Producing two different dishes at one meal is something we're accustomed to. Josh and StrawberryFrog are both vegetarian; lpm and deb like to eat meat. However, for us it is important that the meals we serve to meat-eaters and vegetarians are vaguely similar. If for no other reason, it makes life easy. There are also the more ideological factors of shared mealtimes and shared experiences, but that's probably for another node. Anyway, this is one meal &mdash or perhaps that should be two dishes — that emerged from our quest for divergent recipes. Admittedly, adapting a salad for meat-eaters, vegetarians, or piscetarians isn't so demanding, but this worked so well we couldn't keep it to ourselves.

We teased out the idea for this after a conversation about poached chicken, and deb reminiscing about a salad involving sweet potatoes that she'd eaten in the January Jerusalem sunshine. As for the pears, that was a lightning strike of inspiration that binds together the meat and vegetarian options. There's nothing demanding or complicated about this recipe, and it's a small taste of autumnal heaven. Of course, you only need to use one half of the recipe for an all-vegetarian or all-meat-eating meal.

Whichever pear you choose for this, it will need to be firm. Perhaps a Williams for early autumn, when you still might be able to eat this outside and convince yourself that summer hasn't quite faded, and a Comice in mid-autumn. If you can find locally grown fruit or a heritage variety, then so much the better. Perry is one of those foodstuffs that has been produced for centuries in the UK, and in France, but somehow fell out of the public consciousness. It's now enjoying something of a revival in popularity, and there are a few commercially available brands out there, which aren't so bad. Trying them to find the one you like is half the fun.

Ready to start?


What you'll be needing for four — two vegetarians, and two meat-eaters:

  • Salad
    • 4 pears — peeled, sliced into eighths lengthwise, and cored
    • Olive oil — a splash
    • Cider vinegar — a dash
    • Salad leaves — baby spinach, lamb's lettuce, whatever you prefer, four generous handfuls
    • 250g (8oz) cherry tomatoes — halved
    • 1 cucumber — thinly sliced, in chunks, cubed, however you like it best
    • Walnuts — a scattering

  • Salad dressing
    • 100ml (3floz) olive oil — extra virgin is best
    • 25-50ml (1floz) cider vinegar — this will depend on your taste, and how acidic you like your dressing
    • 2 teaspoons honey
    • 1 teaspoon grain mustard
    • Salt and pepper

  • Meat version
    • 2 chicken quarters — lpm prefers breast, deb prefers leg; it's best left on the bone, but remove the skin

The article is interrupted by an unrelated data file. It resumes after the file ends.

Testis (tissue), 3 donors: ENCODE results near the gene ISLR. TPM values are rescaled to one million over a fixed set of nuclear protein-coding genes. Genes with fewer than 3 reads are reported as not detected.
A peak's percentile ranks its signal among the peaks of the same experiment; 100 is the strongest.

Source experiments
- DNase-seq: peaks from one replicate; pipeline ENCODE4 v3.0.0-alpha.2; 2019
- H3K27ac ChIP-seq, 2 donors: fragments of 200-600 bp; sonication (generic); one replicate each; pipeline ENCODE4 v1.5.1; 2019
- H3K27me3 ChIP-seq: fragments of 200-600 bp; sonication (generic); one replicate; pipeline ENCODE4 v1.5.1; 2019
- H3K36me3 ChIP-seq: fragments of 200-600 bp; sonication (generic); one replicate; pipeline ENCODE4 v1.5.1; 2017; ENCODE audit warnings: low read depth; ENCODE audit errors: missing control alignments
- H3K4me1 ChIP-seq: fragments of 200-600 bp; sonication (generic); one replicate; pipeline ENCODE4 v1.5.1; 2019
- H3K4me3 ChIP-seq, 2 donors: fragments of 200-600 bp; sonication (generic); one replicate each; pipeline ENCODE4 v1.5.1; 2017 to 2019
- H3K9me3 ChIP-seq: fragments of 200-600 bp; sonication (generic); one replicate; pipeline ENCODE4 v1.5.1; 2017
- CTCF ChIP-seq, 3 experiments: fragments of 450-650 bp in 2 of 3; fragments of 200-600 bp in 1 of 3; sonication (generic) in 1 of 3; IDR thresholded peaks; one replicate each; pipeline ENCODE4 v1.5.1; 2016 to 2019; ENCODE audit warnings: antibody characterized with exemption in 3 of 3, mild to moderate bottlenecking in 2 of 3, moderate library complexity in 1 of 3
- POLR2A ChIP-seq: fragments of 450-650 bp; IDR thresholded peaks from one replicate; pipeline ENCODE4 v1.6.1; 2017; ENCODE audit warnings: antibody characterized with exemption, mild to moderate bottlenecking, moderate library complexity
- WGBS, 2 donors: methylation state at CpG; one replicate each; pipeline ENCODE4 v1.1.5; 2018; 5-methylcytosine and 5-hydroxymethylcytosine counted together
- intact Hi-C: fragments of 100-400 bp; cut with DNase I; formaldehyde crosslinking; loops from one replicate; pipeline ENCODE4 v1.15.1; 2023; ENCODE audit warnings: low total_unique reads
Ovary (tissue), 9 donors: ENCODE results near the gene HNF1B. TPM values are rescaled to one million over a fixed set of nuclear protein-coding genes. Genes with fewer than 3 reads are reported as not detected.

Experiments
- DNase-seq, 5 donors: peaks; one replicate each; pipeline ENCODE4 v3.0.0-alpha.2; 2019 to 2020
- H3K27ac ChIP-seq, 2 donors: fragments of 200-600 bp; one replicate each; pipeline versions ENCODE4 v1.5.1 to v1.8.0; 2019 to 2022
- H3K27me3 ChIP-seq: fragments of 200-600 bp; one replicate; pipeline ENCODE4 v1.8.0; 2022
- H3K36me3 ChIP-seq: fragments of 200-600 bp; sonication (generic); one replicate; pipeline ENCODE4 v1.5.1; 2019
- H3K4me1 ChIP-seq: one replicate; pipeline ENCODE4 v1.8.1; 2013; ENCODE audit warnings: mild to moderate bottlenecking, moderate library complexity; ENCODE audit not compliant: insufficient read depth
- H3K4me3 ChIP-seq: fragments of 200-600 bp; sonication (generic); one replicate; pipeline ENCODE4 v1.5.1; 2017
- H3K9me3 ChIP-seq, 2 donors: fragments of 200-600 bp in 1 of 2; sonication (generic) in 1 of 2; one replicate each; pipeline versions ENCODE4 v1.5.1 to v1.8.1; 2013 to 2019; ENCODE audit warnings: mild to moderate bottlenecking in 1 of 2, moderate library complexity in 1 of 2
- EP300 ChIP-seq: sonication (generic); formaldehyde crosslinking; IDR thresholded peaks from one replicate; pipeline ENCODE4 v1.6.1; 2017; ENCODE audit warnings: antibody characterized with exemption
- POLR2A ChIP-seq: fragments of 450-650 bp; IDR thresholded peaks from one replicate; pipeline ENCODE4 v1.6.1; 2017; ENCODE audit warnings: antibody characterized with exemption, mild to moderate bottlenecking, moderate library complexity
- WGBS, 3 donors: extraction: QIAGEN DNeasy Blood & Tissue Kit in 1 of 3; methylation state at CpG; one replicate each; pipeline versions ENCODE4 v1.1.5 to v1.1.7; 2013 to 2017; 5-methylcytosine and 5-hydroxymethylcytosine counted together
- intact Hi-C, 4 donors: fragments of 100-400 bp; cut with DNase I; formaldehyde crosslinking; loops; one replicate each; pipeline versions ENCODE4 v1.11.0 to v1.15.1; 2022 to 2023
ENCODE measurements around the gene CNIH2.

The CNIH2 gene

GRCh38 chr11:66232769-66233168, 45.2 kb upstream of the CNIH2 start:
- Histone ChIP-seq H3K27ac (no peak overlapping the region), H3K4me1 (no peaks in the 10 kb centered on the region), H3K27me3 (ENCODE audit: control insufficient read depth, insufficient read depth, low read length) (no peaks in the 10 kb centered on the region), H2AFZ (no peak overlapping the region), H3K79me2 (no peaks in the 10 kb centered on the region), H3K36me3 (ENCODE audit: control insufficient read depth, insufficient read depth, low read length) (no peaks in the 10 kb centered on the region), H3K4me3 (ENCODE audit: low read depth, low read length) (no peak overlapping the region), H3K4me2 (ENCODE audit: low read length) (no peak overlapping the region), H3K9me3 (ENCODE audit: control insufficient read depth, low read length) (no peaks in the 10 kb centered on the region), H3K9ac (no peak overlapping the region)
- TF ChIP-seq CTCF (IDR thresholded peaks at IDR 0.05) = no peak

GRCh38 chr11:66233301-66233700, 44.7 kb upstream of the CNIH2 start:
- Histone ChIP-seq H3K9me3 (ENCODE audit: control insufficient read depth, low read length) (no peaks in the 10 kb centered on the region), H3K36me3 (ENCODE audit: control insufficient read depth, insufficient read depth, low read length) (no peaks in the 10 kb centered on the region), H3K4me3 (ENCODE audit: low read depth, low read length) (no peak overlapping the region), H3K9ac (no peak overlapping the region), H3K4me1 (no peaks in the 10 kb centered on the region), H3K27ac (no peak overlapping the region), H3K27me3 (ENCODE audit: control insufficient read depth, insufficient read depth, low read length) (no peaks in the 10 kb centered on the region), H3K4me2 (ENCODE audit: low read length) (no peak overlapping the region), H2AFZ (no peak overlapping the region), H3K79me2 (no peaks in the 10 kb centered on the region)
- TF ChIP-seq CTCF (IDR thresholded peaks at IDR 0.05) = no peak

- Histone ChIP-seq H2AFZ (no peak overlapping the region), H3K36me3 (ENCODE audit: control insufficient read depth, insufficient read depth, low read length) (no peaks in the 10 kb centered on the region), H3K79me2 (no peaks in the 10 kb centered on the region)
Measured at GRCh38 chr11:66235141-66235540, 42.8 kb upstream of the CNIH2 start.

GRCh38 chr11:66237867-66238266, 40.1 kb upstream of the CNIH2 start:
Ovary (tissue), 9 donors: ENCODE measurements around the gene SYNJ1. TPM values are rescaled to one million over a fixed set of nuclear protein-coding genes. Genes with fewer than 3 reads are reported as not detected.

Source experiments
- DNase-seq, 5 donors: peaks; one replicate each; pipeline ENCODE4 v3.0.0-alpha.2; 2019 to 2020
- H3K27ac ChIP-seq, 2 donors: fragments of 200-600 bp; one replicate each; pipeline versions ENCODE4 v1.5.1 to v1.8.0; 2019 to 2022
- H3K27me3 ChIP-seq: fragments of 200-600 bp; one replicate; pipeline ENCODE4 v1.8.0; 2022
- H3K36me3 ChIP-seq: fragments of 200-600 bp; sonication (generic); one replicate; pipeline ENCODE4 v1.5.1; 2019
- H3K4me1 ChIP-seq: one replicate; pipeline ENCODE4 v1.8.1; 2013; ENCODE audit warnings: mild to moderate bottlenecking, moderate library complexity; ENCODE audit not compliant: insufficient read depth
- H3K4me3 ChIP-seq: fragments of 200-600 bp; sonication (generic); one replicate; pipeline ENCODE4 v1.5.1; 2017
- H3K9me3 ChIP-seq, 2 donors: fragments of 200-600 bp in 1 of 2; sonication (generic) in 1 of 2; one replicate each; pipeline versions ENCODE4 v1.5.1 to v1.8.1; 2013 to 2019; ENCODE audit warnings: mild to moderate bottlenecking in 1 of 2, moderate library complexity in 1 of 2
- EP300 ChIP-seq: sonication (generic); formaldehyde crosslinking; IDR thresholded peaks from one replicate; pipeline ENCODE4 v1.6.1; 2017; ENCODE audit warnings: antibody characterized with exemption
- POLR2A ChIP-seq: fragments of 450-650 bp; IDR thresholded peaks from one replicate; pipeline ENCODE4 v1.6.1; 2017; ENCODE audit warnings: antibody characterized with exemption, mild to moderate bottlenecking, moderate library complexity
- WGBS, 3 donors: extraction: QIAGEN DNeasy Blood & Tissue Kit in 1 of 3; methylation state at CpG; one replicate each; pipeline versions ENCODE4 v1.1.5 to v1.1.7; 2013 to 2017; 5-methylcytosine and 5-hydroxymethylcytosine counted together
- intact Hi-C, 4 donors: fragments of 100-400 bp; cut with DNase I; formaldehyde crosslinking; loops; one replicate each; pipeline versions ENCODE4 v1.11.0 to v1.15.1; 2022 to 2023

• 500ml (1 pint) perry
    • 1 bay leaf
    • 6 peppercorns
    • Pinch of salt
    • Chicken stock

  • Vegetarian version
    • 2 small sweet potatoes — peeled and sliced into strips
    • Olive oil — another splash
    • Salt and pepper
    • 200g (7oz) feta cheese — crumbled


What to do

Preheat the oven to 200 degrees Celsius. Lightly coat the strips of sweet potato in olive oil and season. Place on a baking sheet and roast until tender and beginning to caramelise. About 40 minutes.

Next turn your attention to the chicken. Place it in a pan with the bayleaf, the peppercorns, and sprinkling of salt. Cover it with the perry; if there isn't sufficient liquid, top it up with the chicken stock. Put a lid over the pan, place it on a medium heat, and bring to a simmer. The chicken will take between 20 and 30 minutes to cook, but to be honest, overpoaching is fairly difficult. What's most important is to ensure that the meat is cooked through to the bone and that any juices are running clear.

By now, it's probably time to roast the pears. Place them in a lightly oiled heatproof dish and sprinkle with the cider vinegar. Put them in the oven with the sweet potatoes, for roughly 20 minutes.

On to the salad dressing. Place all the ingredients in a clean screw-top jar (an old jam jar is ideal), make sure the lid is secure, and shake. Try the golden coloured emulsion that it'll become, adding more of whatever it needs to suit your palate.

Take two salad bowls and divide the lettuce, cucumber, and tomatoes evenly between them.

As soon as the chicken is cooked and cool enough to handle, begin to strip it off of the bone and shred it. Toss it into one of the salad bowls.

When the sweet potatoes are cooked throw them into the other salad bowl. Then crumble over the feta.

By now, the pears should be tender and gently caramelised. Divide them equally between the two salad bowls and then add the walnuts.

Give the dressing another shake to ensure it is properly amalgamated, and then dress each salad to your liking. Toss each salad carefully, and take to the table. You might want some bread to accompany it, too. Drinking perry with this would be ideal, but if you'd prefer something more sophisticated, a Pinot Grigio, with its orchard fruit notes, would go well.

DEB

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